Do Voters Have to Like Healthcare Reform?

Atrios writes:

I know I’m a broken record on this subject, but I do think it’s the thing most lacking from the insider conversations on HCR. Not that I really know, because I’m not an insider, but occasionally I get a wee sense of what’s actually occupying staffers in various places. “Voters liking this thing” seems to be at best an afterthought.

It’s sorta weird, really, because on most subjects it’s the first thing they think of, both about the policy itself and the myriad imaginary attack ads that can be run based on the policy. If voters don’t like this thing, it’ll likely be repealed before most of it even takes effect, either because Republicans take over or because frightened members of a Dem controlled Congress do so.

First of all, I think it should be said that the idea that a healthcare reform bill would be reformed is pretty fantasical. For one thing, Republicans would have to regain control of the White House, Senate, and House at once again. For another, they’d have to overcome the filibuster. And given that red state Democrats are the most likely to lose their seats in the near term, the Democratic Senators most friendly to repeal likely won’t be around to vote for it.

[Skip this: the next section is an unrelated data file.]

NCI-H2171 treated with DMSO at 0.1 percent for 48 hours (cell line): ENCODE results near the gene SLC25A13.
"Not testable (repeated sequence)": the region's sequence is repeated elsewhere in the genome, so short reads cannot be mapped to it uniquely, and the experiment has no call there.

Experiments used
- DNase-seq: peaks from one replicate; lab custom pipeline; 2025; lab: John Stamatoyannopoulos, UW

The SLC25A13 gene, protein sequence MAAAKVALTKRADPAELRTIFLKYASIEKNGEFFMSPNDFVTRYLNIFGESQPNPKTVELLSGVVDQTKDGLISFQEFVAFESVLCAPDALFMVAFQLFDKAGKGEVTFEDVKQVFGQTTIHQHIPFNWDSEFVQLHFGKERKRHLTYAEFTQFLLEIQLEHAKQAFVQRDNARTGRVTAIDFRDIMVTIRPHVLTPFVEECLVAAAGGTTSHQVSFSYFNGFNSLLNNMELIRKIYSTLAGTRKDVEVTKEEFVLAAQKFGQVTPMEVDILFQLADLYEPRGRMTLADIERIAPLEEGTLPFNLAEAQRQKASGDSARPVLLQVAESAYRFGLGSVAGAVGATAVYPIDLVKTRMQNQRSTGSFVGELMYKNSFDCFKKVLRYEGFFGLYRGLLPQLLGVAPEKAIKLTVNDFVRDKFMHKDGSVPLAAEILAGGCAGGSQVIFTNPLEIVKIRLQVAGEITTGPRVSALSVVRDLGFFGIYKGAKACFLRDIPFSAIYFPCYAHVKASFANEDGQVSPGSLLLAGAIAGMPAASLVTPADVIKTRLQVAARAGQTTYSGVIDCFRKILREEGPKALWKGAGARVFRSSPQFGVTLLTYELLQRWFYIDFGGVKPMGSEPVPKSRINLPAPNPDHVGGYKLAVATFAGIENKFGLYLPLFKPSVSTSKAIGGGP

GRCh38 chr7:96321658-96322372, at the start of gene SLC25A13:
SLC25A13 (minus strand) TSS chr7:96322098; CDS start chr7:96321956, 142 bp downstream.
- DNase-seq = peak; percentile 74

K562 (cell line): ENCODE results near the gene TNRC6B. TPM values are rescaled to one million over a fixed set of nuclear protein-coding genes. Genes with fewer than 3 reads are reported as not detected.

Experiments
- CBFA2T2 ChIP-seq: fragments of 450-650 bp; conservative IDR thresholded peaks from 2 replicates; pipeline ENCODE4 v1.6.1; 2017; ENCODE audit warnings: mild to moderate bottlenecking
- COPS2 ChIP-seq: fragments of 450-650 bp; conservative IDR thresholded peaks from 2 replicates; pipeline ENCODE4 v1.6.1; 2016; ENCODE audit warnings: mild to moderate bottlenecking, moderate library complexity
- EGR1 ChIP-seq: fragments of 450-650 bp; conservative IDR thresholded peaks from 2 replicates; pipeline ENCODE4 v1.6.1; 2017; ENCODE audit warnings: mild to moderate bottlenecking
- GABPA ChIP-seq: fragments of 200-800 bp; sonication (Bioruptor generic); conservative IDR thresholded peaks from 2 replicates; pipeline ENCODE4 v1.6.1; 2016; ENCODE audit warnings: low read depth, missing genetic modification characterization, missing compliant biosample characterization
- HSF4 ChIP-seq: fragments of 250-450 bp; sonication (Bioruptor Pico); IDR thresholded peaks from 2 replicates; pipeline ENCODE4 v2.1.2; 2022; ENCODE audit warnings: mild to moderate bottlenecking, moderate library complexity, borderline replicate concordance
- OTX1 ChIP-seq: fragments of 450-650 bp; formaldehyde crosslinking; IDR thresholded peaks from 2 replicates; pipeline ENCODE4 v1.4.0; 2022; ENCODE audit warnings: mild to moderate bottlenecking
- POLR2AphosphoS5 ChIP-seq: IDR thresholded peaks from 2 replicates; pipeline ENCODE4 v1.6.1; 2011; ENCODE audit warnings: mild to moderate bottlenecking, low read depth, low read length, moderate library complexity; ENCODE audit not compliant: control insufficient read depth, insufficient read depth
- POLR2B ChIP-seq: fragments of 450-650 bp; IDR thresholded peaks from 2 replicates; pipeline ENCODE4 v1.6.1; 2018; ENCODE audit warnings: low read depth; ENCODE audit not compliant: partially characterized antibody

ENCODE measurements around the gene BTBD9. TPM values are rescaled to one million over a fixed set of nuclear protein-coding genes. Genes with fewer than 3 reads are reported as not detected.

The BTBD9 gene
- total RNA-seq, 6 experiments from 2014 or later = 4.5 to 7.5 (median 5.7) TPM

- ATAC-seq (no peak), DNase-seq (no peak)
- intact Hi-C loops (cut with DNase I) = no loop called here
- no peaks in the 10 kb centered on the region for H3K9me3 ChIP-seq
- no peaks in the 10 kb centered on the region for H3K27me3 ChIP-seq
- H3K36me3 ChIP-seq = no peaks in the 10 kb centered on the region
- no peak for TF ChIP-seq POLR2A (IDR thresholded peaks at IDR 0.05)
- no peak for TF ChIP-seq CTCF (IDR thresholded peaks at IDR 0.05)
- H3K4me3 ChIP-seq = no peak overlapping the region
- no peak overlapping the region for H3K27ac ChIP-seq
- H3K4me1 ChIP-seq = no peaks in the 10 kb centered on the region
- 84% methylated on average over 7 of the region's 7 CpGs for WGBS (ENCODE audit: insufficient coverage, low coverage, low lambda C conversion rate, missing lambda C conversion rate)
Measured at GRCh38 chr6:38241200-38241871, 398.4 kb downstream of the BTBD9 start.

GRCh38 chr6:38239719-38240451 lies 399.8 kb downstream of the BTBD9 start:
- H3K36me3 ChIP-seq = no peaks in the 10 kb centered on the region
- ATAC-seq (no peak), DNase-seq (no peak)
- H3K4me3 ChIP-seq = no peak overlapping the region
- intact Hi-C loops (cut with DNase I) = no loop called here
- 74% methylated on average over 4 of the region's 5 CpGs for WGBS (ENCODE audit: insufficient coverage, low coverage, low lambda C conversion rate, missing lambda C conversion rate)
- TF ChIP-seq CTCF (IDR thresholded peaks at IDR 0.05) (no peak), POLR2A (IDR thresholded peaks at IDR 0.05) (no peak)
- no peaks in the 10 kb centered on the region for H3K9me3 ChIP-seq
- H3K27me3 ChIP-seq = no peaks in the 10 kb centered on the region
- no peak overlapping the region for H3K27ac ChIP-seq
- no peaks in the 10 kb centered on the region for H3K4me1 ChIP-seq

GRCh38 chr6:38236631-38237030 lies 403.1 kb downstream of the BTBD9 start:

But beyond that, this idea that Democrats should be worried that the healthcare bill they pass will be unpopular and shouldn’t vote for anything that might cost them votes just seems bizarre to me, in large part because I simply can’t imagine a healthcare bill that’s popular with the marginal voter in the short term. The simple fact is that any healthcare bill worth passing is going to help the disadvantaged, whether it’s sick people or poor people, and passing legislation to help disadvantaged people simply isn’t good for short term popularity in this country. Among other things, banning discrimination against pre-existing conditions will probably increase the costs of premiums, as insurance companies are forced to cover people who are more costly to cover. Whether that’s popular depends on how willing the average person is to pay a higher premium price in exchange for not screwing over sick people. Perhaps Atrios has a more charitable view of Americans than I do, but from what I can see, one can never go wrong betting that Americans are perfectly happy giving a short stick to the poor or otherwise disadvantaged if it saves them a buck. With that in mind, progressives ought to be more concerned with how much a healthcare reform bill helps the people who need help than how many seats it might cost Democrats in 2010, or 2012, or 2014, because until we get a major change in the median view on social welfare spending that primarily benefits poor people in this country, passing any truly progressive legislation is going to require a willingness to incur short term political loss.